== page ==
While Rommel's Afrika Korps was capturing the attention of the world, its fate was being decided in the Mediterranean. No matter how brilliantly the general and his troops performed, they could not win without the supplies and equipment necessary to fight.

Supermarina II is the continuation of the Origins award-wining Supermarina I. Containing over two dozen new scenarios, Supermarina II shows the full range of operations that the naval war in the Mediterranean Sea. Covering the period from July of 1942 to August of 1942, Supermarina II includes everything from submarine attacks on battleships and aircraft carriers, to big-gun fleet engagements between battleships and cruisers. These include several scenarios suitable for solitaire play.








"No sailor but a fool fights a fortress." So said Sir Horatio Nelson. During World War II, fortresses had many guises and had to be fought. No Sailor But a Fool lets you do just that in seven detailed scenarios.Represented are Oslo in 1940, Operation Sea Lion, St. Nazaire, Operation Thunderbolt-Cerebus (the Channel Dash by Scharnhorst and Gneisenau), Channel convoy actions, the breakout of a German Surface Raider, and the Invasion of Tarawa. Each scenario has its own map and historical commentary, plus options allowing you to vary the historical setup.








In the summer of 1936 Spain's right-wing "Nationalists" rebelled against the democratically elected left-wing "Republicans." Italy and Germany quickly backed the Fascist Nationalists, while the Soviet Union rallied behind the Communist-Socialist-Anarchist Republicans. England, with a reluctant France, desperately sought to keep the war from expanding.

Shattered Armada introduces players to the unfamiliar tale of the Spanish Civil War at sea with 22 scenarios describing battles that actually did occur; "could have" battles with combatants who were close enough to fight, but never got to engage; "what if" battles drawn from war plans and commander's intentions; and one convention knock-down donnybrook that showcases the ultimate "uh oh" if chaos had been unleashed.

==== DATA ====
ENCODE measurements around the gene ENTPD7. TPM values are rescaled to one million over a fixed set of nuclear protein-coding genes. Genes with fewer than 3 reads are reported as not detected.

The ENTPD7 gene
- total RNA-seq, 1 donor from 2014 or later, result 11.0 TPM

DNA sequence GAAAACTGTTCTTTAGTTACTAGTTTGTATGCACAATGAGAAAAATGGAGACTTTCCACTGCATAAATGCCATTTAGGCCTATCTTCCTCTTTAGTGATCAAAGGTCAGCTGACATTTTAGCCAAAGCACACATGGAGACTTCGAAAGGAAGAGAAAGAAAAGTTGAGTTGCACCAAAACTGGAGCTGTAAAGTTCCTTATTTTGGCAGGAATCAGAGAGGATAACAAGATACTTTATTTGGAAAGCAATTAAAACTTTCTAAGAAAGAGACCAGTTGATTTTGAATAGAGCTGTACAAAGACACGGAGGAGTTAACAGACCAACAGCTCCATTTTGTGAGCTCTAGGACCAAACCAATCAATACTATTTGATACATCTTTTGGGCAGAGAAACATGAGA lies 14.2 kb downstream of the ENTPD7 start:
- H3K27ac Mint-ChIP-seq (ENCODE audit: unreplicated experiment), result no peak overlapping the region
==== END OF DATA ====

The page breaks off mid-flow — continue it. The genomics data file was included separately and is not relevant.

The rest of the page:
During World War II, battleships and aircraft carriers often overshadowed the exploits of motor torpedo boats and motor gunboats. However, these mighty midgets performed invaluable services, venturing out night after night to face enemy naval, air, and ground forces. They operated in every major theater, from the warm waters of the Pacific and Mediterranean to the cold waters of the North Sea. Mighty Midgets is a module for Command at Sea 4th ed. It contains 31 scenarios for small craft actions, and ship, aircraft, and weapons data to support all of the scenarios, and historical information about small craft tactics.








In 1925, naval analyst and former spy Hector C. Bywater wrote what today would be called a "techno-thriller." His novel described a hypothetical conflict between Japan and the USA, set in his near future, 1931. His background in naval tactics, ship design, and history made him the perfect person to write the story, which was wildly popular. In addition to being well-written and exciting, he described many advances in naval technology, such as the rise of naval aviation. But his story was also rooted in the past, and included the use of poison gas, and concluded with a Jutland-style clash between the two battle fleets.

Bob Eldridge, a long time naval miniature wargamer, who is also familiar with both the history and technology of the 1920s and 1930s has transformed Bywater's novel into scenarios for Command at Sea. The ship statistics include not only real-world units like the pre-war US and Japanese battleships, but also the ships that Mr. Bywater created for the story - the Alaska-class aircraft carriers and the Nagasaki-class supersubmarine.